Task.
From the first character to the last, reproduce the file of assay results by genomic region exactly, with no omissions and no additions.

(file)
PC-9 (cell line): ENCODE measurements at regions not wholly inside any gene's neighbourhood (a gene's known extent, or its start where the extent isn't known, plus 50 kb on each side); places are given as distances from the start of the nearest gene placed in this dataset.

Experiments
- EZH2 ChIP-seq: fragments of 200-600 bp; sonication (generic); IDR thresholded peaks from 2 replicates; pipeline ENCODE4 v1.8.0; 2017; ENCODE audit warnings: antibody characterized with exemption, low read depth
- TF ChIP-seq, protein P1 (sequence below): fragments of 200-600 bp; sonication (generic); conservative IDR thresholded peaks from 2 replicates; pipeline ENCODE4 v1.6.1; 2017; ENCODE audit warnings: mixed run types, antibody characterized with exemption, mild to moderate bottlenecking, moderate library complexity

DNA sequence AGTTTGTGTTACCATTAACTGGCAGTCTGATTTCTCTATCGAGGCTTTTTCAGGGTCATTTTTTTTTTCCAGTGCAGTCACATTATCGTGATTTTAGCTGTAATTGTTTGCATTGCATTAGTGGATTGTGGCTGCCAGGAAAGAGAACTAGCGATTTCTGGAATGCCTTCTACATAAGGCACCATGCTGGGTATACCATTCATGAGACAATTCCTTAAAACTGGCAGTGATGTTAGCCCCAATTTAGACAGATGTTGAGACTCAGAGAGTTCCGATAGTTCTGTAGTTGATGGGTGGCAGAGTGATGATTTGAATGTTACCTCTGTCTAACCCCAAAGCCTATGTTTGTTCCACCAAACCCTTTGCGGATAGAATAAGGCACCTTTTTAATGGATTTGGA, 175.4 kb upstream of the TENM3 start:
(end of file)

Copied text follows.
PC-9 (cell line): ENCODE measurements at regions not wholly inside any gene's neighbourhood (a gene's known extent, or its start where the extent isn't known, plus 50 kb on each side); places are given as distances from the start of the nearest gene placed in this dataset.

Experiments
- EZH2 ChIP-seq: fragments of 200-600 bp; sonication (generic); IDR thresholded peaks from 2 replicates; pipeline ENCODE4 v1.8.0; 2017; ENCODE audit warnings: antibody characterized with exemption, low read depth
- TF ChIP-seq, protein P1 (sequence below): fragments of 200-600 bp; sonication (generic); conservative IDR thresholded peaks from 2 replicates; pipeline ENCODE4 v1.6.1; 2017; ENCODE audit warnings: mixed run types, antibody characterized with exemption, mild to moderate bottlenecking, moderate library complexity

DNA sequence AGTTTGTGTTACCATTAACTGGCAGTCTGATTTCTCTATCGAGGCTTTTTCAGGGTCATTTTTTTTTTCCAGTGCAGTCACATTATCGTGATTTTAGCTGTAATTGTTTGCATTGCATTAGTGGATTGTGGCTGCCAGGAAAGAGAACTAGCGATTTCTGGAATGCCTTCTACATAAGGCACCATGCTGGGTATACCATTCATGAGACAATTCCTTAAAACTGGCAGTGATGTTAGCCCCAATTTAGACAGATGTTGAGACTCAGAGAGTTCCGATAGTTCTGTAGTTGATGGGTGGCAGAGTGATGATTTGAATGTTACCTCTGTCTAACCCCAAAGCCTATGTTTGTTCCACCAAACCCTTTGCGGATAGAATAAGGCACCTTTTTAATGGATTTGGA, 175.4 kb upstream of the TENM3 start: